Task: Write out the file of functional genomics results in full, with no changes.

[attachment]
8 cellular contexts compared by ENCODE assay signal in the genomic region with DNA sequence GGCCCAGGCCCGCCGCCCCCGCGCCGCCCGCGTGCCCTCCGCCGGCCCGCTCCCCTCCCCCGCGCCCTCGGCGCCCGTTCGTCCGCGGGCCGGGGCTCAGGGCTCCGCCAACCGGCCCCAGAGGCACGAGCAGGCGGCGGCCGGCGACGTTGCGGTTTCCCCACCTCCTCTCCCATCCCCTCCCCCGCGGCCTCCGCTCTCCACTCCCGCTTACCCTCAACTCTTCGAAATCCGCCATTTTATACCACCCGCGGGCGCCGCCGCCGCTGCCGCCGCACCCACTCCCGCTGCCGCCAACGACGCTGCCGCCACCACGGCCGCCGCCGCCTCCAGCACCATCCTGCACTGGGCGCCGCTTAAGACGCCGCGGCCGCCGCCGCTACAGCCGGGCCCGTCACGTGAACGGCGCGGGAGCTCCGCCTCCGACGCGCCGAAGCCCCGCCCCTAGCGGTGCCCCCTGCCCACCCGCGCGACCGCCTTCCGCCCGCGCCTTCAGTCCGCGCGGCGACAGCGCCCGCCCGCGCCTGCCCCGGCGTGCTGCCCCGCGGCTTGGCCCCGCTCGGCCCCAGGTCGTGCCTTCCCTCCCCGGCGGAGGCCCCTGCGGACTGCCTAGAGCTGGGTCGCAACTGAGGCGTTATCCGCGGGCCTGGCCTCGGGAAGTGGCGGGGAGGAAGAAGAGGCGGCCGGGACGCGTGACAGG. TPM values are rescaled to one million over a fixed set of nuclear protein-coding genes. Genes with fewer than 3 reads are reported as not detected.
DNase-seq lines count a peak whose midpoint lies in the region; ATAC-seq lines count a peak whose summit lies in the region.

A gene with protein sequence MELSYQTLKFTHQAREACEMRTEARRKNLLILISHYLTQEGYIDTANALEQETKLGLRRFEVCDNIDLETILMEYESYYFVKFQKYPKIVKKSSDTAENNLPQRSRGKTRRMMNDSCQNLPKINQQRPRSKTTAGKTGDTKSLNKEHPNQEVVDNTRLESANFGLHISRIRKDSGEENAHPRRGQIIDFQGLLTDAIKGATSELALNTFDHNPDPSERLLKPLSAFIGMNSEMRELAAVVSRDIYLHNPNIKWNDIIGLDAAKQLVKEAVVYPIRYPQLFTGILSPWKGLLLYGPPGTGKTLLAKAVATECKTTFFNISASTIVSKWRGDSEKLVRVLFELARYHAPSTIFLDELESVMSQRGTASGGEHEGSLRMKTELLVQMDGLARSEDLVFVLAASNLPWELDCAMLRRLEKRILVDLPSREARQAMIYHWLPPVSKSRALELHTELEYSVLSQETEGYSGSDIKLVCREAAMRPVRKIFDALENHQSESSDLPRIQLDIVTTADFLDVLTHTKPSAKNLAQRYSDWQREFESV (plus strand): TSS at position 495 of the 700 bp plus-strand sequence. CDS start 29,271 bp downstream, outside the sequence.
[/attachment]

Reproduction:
8 cellular contexts compared by ENCODE assay signal in the genomic region with DNA sequence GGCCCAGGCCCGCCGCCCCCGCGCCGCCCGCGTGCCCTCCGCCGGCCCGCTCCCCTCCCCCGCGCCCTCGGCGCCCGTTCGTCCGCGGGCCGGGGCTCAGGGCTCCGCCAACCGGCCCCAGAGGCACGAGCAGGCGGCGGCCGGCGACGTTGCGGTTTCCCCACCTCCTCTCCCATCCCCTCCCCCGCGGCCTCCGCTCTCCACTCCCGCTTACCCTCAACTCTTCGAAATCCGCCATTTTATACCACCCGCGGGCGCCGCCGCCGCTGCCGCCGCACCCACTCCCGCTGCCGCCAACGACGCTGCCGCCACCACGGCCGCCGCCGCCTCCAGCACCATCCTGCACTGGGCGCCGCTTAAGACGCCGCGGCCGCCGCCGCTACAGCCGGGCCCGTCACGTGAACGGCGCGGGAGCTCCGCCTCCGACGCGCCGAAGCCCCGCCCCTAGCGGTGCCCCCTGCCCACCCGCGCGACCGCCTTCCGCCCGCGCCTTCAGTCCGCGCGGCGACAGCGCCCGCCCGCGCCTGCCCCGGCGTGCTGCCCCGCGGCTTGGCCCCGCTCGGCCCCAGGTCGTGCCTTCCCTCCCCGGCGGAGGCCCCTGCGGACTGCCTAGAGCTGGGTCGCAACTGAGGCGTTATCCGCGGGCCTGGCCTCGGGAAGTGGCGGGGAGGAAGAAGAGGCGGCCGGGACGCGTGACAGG. TPM values are rescaled to one million over a fixed set of nuclear protein-coding genes. Genes with fewer than 3 reads are reported as not detected.
DNase-seq lines count a peak whose midpoint lies in the region; ATAC-seq lines count a peak whose summit lies in the region.

A gene with protein sequence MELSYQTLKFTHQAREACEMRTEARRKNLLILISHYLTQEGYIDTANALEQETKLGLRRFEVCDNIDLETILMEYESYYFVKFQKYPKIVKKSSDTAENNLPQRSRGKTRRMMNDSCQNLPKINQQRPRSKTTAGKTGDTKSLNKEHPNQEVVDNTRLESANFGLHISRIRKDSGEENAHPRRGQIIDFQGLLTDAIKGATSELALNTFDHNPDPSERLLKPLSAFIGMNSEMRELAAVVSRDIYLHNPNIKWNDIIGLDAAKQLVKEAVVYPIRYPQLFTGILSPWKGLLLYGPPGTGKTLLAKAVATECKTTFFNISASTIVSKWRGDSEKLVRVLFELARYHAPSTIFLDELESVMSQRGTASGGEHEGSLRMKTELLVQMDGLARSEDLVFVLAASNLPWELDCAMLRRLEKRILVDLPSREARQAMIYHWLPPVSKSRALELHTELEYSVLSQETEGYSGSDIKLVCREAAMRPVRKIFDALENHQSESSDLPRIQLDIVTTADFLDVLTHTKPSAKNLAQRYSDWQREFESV (plus strand): TSS at position 495 of the 700 bp plus-strand sequence. CDS start 29,271 bp downstream, outside the sequence.